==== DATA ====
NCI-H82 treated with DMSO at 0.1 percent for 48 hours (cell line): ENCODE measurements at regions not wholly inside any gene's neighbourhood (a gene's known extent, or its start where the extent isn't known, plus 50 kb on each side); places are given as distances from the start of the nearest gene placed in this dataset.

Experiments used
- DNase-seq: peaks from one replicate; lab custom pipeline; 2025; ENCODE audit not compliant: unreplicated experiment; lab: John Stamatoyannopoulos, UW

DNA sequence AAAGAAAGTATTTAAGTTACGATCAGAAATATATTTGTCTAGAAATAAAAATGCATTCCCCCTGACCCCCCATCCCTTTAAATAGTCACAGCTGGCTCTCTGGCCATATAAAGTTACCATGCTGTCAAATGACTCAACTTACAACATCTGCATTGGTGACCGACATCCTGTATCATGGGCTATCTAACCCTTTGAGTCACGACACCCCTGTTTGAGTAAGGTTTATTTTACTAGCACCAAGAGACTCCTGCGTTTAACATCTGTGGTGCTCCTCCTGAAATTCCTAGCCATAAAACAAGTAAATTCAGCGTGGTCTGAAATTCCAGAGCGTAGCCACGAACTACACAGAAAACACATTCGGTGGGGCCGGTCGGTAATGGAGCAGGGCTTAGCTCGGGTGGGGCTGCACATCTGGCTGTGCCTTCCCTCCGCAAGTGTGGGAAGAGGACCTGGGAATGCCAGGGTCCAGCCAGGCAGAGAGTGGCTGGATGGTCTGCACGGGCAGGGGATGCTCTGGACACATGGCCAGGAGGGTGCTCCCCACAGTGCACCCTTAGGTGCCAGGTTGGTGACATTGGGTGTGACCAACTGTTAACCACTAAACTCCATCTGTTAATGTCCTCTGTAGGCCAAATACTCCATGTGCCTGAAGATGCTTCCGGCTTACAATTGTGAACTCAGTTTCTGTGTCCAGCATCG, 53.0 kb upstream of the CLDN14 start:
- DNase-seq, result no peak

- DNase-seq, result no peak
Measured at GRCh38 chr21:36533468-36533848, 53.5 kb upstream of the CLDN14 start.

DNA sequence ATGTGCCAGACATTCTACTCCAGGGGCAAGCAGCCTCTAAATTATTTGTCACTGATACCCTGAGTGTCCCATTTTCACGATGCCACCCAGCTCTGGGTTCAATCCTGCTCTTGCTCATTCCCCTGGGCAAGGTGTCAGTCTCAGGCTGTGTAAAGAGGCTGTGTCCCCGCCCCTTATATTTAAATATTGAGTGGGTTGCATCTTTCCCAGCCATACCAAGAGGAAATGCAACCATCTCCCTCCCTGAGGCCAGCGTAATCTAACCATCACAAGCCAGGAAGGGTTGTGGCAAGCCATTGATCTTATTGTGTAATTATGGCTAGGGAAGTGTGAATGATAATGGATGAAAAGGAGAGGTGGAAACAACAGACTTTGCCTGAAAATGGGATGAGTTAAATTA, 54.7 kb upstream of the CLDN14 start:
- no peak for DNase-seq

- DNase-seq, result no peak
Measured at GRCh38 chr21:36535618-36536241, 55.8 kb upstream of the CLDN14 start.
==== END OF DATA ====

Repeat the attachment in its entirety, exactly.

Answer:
NCI-H82 treated with DMSO at 0.1 percent for 48 hours (cell line): ENCODE measurements at regions not wholly inside any gene's neighbourhood (a gene's known extent, or its start where the extent isn't known, plus 50 kb on each side); places are given as distances from the start of the nearest gene placed in this dataset.

Experiments used
- DNase-seq: peaks from one replicate; lab custom pipeline; 2025; ENCODE audit not compliant: unreplicated experiment; lab: John Stamatoyannopoulos, UW

DNA sequence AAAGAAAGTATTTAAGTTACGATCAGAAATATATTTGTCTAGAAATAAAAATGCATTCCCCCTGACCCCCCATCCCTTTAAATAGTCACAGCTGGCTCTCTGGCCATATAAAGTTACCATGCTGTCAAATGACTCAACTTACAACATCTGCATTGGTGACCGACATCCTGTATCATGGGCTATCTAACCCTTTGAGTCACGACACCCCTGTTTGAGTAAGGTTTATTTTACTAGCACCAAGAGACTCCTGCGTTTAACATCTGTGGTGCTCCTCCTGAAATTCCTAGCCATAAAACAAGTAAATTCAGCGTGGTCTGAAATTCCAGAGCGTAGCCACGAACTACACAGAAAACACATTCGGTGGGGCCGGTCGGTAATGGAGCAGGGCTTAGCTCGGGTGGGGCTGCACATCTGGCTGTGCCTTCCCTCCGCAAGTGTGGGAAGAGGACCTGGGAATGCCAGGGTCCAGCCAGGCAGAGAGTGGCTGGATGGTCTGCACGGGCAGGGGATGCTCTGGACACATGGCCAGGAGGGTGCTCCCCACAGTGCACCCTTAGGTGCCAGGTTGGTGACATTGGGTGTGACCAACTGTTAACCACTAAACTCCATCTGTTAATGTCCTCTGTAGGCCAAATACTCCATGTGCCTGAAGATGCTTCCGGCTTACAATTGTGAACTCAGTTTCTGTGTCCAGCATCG, 53.0 kb upstream of the CLDN14 start:
- DNase-seq, result no peak

- DNase-seq, result no peak
Measured at GRCh38 chr21:36533468-36533848, 53.5 kb upstream of the CLDN14 start.

DNA sequence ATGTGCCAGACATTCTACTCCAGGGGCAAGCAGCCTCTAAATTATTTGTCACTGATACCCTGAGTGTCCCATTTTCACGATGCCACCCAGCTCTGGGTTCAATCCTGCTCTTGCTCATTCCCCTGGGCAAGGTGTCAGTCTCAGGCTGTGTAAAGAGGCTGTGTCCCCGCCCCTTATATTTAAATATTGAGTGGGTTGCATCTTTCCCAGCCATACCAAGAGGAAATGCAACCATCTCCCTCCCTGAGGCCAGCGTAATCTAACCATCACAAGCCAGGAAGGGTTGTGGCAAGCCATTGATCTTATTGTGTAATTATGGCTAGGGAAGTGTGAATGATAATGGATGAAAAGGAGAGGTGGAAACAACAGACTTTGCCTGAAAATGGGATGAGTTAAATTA, 54.7 kb upstream of the CLDN14 start:
- no peak for DNase-seq

- DNase-seq, result no peak
Measured at GRCh38 chr21:36535618-36536241, 55.8 kb upstream of the CLDN14 start.